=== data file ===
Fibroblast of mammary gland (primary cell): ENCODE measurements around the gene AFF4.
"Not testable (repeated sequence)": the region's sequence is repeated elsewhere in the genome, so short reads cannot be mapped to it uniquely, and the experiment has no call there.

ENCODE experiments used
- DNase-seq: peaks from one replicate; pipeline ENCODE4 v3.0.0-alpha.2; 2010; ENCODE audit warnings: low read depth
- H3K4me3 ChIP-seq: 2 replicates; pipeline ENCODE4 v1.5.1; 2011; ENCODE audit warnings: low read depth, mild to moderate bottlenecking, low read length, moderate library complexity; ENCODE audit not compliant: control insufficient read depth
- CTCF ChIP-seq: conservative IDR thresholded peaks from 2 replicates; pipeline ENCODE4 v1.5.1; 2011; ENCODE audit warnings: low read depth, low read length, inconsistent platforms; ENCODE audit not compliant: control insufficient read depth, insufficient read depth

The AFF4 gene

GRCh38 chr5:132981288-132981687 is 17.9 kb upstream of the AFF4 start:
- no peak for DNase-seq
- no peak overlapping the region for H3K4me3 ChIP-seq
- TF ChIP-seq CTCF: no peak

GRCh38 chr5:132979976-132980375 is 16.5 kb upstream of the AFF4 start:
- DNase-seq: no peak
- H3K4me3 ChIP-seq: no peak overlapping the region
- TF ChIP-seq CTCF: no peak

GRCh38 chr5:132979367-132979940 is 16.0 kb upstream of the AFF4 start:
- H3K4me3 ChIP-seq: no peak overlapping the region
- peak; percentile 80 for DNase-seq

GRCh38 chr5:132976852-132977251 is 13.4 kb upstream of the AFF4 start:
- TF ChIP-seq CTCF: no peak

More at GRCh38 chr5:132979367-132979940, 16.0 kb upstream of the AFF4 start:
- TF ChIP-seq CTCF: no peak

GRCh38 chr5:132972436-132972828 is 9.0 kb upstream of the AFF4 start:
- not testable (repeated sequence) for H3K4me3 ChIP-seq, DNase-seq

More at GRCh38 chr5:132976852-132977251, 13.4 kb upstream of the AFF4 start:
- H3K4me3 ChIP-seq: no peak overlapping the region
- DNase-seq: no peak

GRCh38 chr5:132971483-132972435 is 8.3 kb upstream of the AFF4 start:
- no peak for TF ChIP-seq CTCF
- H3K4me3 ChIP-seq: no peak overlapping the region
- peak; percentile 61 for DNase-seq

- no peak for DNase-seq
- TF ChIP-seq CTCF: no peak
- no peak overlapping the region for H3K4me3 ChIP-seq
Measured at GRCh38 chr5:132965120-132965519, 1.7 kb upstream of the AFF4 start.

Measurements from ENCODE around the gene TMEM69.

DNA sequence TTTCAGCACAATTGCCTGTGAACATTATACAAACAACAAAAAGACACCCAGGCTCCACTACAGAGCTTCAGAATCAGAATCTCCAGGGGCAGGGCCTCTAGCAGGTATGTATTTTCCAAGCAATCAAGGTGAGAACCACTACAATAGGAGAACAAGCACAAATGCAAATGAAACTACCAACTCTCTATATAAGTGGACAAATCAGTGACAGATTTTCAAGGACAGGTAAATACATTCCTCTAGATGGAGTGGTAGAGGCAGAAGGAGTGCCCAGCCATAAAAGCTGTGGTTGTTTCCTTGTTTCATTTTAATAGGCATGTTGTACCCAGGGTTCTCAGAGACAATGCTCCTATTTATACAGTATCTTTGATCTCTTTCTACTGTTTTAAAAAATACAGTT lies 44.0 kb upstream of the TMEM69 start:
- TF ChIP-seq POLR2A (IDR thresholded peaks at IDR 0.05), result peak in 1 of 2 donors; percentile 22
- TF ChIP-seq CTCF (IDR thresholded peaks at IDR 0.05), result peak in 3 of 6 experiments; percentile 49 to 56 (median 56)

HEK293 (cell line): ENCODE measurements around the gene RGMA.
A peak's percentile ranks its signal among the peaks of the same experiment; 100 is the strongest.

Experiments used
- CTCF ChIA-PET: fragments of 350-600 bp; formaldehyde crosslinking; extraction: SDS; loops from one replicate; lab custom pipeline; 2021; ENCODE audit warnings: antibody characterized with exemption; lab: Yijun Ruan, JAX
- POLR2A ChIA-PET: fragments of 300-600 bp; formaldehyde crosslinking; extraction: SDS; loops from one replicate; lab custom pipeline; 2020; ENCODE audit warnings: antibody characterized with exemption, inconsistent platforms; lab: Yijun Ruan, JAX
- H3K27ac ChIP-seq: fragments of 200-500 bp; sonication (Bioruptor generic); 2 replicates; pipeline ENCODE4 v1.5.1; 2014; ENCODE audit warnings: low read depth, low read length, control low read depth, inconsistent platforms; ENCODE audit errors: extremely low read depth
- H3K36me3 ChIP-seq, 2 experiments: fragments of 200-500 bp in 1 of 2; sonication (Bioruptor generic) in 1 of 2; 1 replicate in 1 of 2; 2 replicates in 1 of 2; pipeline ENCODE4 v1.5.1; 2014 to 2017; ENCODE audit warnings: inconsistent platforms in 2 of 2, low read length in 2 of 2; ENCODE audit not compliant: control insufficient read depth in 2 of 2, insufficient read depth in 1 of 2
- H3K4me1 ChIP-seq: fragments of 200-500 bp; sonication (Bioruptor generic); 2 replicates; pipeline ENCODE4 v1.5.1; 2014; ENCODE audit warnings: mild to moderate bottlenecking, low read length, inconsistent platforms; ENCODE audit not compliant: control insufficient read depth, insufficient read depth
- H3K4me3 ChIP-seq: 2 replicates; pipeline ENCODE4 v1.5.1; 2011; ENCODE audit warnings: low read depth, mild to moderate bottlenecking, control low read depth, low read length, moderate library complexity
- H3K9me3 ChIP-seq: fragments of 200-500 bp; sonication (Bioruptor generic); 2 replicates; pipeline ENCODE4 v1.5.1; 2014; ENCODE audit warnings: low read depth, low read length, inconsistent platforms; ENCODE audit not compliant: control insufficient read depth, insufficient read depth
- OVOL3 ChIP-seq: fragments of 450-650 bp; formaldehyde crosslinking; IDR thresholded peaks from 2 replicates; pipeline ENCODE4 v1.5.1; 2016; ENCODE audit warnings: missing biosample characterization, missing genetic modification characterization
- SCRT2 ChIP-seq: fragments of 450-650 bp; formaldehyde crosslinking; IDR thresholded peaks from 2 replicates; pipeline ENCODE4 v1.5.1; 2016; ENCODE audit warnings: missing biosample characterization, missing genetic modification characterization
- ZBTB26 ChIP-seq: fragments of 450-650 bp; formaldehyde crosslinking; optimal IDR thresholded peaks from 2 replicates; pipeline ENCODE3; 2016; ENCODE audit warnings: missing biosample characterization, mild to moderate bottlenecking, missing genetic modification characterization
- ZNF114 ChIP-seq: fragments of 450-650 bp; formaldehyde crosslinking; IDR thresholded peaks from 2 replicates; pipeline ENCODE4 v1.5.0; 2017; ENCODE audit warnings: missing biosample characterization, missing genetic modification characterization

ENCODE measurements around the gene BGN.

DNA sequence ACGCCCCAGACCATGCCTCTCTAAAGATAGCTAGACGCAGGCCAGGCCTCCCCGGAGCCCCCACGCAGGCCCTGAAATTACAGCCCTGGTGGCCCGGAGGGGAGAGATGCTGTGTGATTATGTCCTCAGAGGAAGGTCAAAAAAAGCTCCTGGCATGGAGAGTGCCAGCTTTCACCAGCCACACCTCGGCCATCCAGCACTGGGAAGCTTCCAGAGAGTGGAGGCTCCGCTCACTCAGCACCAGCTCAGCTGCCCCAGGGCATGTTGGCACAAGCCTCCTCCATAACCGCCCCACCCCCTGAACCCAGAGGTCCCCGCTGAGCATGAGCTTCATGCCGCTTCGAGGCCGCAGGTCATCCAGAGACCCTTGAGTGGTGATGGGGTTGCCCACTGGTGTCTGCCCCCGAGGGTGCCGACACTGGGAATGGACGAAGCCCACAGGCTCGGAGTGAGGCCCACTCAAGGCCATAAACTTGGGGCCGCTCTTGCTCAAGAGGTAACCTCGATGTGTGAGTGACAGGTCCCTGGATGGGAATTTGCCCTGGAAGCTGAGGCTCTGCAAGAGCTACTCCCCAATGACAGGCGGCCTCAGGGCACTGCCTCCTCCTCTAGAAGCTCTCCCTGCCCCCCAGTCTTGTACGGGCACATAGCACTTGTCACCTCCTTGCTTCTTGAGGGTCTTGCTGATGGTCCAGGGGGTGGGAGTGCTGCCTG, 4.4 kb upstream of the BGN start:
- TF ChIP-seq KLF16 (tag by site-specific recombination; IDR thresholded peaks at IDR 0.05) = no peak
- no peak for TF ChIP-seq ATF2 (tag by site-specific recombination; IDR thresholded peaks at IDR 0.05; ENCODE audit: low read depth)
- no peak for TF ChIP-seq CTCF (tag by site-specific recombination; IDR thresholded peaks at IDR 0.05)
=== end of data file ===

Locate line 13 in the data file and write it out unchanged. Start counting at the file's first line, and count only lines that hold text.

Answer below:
- DNase-seq: no peak